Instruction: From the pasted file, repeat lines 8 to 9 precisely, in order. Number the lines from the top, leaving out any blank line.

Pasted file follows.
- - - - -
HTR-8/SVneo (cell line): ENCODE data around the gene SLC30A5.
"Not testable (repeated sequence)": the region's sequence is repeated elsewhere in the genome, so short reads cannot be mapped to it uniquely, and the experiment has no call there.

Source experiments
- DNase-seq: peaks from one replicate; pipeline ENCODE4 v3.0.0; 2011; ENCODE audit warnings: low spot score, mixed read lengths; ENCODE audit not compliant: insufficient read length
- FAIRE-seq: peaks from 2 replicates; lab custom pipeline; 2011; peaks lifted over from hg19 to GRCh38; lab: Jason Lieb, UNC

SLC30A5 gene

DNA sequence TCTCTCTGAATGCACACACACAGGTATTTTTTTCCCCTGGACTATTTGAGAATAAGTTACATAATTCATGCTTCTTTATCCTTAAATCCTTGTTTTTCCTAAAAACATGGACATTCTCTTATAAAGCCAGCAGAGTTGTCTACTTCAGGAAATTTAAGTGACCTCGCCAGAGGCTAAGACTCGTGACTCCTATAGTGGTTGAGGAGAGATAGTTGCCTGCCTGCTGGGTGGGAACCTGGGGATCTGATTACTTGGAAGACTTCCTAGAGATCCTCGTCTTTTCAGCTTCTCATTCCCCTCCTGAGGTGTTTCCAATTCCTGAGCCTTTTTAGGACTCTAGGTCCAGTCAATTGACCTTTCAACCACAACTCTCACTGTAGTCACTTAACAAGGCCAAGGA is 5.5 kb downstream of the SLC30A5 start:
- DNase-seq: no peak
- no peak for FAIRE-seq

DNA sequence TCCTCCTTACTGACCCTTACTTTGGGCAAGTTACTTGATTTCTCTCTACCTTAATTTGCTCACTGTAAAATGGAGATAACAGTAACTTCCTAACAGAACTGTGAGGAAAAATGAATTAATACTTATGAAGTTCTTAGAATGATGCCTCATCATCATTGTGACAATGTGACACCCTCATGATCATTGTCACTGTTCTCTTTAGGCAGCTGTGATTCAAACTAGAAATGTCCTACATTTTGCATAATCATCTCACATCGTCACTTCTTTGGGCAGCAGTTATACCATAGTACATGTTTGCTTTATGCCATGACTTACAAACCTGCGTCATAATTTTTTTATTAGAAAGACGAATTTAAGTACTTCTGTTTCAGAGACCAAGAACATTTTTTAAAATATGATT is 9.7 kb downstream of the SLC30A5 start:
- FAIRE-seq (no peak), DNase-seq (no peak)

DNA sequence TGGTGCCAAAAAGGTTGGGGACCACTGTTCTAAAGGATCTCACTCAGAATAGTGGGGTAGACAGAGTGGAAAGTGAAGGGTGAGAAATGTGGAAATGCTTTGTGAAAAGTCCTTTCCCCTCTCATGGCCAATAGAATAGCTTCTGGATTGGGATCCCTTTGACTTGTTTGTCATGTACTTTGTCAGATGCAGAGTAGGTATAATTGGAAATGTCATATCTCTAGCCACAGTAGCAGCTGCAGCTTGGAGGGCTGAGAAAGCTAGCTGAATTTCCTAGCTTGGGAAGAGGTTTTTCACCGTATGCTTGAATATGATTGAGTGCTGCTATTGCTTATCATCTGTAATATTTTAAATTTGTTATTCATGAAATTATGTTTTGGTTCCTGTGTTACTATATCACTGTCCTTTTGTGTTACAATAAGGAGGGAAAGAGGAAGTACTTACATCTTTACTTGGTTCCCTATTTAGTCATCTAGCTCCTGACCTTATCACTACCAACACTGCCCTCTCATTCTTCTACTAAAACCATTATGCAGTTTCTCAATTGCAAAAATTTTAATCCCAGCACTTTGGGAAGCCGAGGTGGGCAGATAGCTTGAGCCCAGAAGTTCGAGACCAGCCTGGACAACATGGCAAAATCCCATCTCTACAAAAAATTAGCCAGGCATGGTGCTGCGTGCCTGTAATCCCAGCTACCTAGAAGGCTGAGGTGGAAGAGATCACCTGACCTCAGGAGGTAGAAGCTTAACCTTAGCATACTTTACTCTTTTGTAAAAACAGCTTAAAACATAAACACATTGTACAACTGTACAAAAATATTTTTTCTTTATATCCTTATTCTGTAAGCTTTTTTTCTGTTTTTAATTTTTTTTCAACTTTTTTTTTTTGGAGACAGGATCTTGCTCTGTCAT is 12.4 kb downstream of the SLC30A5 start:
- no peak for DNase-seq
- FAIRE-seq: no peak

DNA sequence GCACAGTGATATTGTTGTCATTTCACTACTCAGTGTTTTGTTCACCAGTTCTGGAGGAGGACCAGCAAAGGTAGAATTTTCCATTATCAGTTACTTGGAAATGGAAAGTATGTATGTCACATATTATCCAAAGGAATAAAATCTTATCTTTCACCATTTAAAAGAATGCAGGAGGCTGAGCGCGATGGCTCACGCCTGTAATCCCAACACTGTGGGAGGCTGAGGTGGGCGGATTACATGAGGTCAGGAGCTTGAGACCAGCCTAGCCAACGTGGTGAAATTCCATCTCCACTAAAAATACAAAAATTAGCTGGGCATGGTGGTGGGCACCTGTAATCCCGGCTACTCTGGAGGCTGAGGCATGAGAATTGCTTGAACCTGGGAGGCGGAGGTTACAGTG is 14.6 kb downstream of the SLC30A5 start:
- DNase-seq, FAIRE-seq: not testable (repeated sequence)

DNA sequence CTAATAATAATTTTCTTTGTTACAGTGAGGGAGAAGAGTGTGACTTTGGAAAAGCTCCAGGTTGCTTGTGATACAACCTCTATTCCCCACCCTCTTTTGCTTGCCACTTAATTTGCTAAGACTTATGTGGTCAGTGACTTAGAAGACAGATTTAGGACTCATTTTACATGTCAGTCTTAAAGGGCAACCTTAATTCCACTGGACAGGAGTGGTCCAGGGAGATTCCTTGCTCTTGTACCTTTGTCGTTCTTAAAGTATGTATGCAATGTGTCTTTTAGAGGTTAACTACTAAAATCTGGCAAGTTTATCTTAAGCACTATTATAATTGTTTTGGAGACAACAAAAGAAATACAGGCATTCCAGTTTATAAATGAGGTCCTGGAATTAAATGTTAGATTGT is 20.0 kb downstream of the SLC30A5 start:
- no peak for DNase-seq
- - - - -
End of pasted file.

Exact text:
- DNase-seq: no peak
- no peak for FAIRE-seq